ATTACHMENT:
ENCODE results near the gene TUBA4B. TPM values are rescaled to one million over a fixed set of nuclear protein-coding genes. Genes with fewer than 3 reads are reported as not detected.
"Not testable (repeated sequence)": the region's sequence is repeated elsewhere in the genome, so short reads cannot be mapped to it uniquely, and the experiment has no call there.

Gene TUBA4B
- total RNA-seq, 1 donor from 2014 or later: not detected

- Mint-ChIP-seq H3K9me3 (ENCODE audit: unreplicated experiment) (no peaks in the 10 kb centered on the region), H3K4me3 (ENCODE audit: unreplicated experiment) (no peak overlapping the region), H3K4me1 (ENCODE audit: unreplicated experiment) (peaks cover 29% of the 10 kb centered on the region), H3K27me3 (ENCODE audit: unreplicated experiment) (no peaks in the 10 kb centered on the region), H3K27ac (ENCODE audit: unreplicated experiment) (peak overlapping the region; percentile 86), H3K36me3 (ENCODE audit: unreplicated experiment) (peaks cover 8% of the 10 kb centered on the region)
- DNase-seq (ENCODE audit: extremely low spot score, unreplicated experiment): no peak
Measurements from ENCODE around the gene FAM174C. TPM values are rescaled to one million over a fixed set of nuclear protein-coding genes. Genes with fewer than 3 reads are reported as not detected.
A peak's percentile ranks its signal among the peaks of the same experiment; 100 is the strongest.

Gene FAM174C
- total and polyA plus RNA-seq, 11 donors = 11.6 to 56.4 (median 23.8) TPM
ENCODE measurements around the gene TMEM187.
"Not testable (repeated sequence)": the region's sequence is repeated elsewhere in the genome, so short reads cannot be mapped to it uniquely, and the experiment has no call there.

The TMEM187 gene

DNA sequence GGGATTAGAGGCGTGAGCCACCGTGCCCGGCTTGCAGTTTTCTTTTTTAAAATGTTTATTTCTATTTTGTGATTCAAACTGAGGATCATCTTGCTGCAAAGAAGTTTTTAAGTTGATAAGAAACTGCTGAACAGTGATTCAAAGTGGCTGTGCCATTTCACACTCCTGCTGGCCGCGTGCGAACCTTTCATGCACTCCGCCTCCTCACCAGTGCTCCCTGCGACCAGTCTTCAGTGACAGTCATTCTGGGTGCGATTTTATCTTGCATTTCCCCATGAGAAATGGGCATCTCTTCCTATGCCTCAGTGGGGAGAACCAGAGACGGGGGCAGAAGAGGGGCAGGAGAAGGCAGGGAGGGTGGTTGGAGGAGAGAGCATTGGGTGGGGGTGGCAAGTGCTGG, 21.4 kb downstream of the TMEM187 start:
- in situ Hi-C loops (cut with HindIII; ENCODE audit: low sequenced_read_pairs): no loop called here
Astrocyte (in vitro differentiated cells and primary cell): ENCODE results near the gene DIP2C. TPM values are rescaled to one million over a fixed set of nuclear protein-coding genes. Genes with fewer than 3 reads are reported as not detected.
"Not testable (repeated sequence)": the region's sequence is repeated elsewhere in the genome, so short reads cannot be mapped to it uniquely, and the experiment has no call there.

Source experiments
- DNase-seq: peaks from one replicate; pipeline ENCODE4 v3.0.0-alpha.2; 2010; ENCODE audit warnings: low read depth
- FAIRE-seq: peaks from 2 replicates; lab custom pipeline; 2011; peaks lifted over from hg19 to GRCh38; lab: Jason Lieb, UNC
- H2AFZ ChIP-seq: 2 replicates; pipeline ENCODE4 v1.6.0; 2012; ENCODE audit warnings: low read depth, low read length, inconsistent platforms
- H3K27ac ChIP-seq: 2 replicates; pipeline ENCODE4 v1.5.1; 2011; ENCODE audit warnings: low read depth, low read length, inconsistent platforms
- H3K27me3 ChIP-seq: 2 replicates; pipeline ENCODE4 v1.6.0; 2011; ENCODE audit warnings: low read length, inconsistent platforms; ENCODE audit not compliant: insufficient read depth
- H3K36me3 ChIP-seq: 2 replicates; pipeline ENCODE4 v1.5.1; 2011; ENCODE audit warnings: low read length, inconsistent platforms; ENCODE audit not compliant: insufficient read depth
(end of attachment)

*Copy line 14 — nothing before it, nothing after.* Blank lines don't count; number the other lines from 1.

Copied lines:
DNA sequence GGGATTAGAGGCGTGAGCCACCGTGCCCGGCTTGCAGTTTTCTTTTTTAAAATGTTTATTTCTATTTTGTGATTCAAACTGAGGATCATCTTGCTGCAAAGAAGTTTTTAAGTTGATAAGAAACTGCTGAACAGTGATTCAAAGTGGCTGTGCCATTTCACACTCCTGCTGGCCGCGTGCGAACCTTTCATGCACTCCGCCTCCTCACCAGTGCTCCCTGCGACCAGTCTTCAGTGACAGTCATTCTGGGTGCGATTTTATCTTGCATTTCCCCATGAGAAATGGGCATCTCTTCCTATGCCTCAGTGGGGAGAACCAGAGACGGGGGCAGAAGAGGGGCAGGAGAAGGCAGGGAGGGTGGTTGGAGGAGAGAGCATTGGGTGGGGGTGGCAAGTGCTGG, 21.4 kb downstream of the TMEM187 start: